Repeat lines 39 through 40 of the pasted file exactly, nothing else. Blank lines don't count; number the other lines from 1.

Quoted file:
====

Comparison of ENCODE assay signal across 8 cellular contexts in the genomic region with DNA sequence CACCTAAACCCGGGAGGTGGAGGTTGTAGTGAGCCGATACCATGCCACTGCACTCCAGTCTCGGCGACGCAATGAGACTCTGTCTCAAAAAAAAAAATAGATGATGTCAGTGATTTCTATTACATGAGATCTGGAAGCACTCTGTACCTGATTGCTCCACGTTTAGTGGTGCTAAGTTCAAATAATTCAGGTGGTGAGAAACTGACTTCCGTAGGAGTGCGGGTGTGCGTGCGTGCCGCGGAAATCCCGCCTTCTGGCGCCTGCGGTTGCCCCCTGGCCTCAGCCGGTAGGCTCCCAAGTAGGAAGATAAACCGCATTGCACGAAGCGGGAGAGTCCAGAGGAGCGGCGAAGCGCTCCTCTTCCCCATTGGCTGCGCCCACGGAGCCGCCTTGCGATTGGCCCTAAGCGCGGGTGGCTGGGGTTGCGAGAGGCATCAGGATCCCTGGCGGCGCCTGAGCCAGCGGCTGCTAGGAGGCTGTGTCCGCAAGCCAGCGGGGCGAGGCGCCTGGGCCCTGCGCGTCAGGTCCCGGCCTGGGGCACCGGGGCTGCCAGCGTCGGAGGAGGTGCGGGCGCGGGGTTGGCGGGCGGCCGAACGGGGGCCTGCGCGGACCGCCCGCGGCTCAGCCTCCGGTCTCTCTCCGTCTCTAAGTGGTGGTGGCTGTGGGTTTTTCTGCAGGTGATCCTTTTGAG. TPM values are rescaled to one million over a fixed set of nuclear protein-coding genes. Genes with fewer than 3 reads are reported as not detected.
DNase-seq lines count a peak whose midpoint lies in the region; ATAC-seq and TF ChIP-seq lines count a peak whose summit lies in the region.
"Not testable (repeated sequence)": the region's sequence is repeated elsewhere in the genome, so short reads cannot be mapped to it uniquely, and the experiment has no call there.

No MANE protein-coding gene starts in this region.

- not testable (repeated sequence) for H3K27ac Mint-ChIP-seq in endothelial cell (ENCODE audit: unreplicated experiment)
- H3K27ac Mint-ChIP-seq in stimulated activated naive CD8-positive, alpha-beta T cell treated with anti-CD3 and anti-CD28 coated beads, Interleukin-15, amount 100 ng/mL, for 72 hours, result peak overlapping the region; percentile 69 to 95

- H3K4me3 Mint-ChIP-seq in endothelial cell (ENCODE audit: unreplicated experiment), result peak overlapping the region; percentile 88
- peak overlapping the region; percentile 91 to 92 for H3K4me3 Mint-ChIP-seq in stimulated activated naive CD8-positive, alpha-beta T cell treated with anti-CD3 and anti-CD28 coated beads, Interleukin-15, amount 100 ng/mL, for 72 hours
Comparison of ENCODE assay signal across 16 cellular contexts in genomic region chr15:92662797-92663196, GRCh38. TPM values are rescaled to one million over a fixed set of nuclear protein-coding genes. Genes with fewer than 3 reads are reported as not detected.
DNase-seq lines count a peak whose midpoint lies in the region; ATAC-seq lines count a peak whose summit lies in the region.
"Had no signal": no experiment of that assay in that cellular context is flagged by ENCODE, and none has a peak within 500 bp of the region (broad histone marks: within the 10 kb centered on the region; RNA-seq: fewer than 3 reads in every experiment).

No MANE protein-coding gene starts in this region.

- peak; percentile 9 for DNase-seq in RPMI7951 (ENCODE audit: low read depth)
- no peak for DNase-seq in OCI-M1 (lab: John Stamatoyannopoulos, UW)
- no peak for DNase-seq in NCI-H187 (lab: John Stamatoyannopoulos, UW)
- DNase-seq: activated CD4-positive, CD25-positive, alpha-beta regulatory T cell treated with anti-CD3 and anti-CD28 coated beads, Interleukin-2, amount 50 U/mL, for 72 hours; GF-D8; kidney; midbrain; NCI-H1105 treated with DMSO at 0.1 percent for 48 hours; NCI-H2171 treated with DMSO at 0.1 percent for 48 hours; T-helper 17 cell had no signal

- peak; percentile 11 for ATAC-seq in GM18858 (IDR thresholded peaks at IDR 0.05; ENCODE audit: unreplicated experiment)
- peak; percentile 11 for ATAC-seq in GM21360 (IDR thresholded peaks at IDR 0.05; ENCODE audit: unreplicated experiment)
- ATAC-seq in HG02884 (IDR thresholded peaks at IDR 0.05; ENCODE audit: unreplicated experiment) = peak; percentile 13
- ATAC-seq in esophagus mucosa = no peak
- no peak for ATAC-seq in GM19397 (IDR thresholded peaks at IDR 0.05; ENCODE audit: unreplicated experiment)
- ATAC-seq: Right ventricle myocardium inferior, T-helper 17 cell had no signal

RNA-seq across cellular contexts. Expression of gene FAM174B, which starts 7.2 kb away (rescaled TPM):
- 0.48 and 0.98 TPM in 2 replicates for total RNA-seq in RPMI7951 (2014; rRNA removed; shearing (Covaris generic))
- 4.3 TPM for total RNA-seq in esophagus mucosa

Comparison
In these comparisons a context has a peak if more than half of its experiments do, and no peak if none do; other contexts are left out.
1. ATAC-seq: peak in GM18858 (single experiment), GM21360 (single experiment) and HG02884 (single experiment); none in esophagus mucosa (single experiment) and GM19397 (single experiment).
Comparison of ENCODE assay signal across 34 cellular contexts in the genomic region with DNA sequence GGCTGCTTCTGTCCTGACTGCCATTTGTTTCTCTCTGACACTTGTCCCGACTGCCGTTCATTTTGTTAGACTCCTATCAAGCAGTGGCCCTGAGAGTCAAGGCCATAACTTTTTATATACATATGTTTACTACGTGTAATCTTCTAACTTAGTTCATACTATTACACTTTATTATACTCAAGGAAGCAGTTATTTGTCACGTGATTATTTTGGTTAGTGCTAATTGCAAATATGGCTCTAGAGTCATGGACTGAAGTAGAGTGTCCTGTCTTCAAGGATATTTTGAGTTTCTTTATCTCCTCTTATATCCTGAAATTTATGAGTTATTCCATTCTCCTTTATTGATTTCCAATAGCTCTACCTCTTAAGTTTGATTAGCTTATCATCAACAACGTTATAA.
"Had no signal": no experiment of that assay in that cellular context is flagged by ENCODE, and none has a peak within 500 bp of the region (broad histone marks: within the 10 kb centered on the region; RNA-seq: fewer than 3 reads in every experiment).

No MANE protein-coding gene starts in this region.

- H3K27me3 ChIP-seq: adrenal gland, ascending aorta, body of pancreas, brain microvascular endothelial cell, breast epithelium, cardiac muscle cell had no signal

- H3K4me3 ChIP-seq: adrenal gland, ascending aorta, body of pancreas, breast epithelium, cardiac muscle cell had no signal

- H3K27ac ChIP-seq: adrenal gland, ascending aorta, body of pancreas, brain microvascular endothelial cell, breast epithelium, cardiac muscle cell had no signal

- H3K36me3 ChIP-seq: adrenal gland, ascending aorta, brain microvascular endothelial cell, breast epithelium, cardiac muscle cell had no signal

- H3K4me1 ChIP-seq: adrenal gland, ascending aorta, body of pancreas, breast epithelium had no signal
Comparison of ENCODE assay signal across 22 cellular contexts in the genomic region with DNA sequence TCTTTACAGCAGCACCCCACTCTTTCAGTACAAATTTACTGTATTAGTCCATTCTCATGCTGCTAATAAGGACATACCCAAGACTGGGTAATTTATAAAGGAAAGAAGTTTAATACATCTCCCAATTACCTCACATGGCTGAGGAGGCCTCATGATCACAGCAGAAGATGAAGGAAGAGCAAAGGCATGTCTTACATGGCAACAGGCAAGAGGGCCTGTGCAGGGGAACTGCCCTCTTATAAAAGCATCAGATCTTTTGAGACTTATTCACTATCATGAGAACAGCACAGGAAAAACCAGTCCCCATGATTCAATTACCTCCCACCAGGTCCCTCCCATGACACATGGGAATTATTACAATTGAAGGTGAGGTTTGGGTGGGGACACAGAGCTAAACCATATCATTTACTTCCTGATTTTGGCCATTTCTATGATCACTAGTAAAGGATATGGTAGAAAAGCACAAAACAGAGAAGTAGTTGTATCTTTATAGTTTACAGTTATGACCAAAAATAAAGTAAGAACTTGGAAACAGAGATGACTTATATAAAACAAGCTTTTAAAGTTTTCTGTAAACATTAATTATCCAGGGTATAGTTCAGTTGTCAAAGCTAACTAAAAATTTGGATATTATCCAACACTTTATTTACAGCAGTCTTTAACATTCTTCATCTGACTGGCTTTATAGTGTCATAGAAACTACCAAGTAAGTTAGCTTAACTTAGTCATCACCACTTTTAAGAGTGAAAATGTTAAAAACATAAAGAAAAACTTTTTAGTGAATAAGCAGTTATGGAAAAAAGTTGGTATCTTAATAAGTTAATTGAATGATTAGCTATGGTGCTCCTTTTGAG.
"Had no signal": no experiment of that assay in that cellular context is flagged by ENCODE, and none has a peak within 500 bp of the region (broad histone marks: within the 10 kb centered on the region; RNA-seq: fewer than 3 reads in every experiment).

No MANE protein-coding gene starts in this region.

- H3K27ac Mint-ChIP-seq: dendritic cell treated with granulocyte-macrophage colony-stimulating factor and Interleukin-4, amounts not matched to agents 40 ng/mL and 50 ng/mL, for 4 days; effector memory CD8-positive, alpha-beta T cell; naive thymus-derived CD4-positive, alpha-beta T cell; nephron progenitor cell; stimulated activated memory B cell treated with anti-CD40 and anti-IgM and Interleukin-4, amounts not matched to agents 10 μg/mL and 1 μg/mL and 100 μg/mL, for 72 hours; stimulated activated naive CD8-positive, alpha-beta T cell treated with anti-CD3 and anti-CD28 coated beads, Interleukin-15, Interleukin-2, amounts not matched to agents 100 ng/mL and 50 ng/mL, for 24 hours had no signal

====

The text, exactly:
No MANE protein-coding gene starts in this region.

- H3K27ac Mint-ChIP-seq: dendritic cell treated with granulocyte-macrophage colony-stimulating factor and Interleukin-4, amounts not matched to agents 40 ng/mL and 50 ng/mL, for 4 days; effector memory CD8-positive, alpha-beta T cell; naive thymus-derived CD4-positive, alpha-beta T cell; nephron progenitor cell; stimulated activated memory B cell treated with anti-CD40 and anti-IgM and Interleukin-4, amounts not matched to agents 10 μg/mL and 1 μg/mL and 100 μg/mL, for 72 hours; stimulated activated naive CD8-positive, alpha-beta T cell treated with anti-CD3 and anti-CD28 coated beads, Interleukin-15, Interleukin-2, amounts not matched to agents 100 ng/mL and 50 ng/mL, for 24 hours had no signal